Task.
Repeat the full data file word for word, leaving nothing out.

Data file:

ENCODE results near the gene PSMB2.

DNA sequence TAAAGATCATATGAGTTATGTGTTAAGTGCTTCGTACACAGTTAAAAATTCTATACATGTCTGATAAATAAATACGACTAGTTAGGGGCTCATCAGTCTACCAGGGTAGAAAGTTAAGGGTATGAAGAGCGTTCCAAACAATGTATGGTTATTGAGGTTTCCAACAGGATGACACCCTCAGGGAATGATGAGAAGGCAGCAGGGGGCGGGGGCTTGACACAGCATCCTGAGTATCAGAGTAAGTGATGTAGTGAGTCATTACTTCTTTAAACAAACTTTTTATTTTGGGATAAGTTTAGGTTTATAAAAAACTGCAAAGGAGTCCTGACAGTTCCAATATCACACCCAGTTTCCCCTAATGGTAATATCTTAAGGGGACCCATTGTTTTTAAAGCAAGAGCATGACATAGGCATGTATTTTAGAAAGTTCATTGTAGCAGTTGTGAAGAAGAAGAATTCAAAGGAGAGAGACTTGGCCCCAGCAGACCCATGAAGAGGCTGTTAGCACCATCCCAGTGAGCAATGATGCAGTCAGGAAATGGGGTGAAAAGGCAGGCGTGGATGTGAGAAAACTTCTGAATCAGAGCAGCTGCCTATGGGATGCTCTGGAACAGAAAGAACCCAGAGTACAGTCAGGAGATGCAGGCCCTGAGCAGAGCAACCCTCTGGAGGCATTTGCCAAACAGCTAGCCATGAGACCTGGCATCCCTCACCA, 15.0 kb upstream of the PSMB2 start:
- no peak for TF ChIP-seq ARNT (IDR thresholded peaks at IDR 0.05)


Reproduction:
ENCODE results near the gene PSMB2.

DNA sequence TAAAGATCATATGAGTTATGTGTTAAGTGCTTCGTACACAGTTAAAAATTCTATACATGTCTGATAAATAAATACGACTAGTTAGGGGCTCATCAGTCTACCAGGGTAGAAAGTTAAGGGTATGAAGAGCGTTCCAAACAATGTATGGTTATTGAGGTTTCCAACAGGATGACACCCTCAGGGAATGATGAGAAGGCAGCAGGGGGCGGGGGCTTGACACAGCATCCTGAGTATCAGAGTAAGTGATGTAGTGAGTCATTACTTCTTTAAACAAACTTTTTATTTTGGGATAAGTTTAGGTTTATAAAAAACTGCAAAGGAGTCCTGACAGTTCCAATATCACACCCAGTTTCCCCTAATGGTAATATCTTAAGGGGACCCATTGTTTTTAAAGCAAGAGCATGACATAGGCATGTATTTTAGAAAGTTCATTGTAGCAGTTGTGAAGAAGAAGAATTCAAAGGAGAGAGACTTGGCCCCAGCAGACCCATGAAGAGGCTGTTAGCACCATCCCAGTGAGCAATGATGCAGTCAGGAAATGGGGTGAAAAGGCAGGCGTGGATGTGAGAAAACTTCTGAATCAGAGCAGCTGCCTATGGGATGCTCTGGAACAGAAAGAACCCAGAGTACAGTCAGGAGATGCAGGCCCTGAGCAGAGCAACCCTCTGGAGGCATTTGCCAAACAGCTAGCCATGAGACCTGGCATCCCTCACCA, 15.0 kb upstream of the PSMB2 start:
- no peak for TF ChIP-seq ARNT (IDR thresholded peaks at IDR 0.05)